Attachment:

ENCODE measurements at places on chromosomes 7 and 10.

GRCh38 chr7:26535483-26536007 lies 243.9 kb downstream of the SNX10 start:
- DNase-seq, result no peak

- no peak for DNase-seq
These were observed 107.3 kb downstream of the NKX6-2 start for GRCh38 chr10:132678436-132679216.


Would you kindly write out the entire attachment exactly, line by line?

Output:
ENCODE measurements at places on chromosomes 7 and 10.

GRCh38 chr7:26535483-26536007 lies 243.9 kb downstream of the SNX10 start:
- DNase-seq, result no peak

- no peak for DNase-seq
These were observed 107.3 kb downstream of the NKX6-2 start for GRCh38 chr10:132678436-132679216.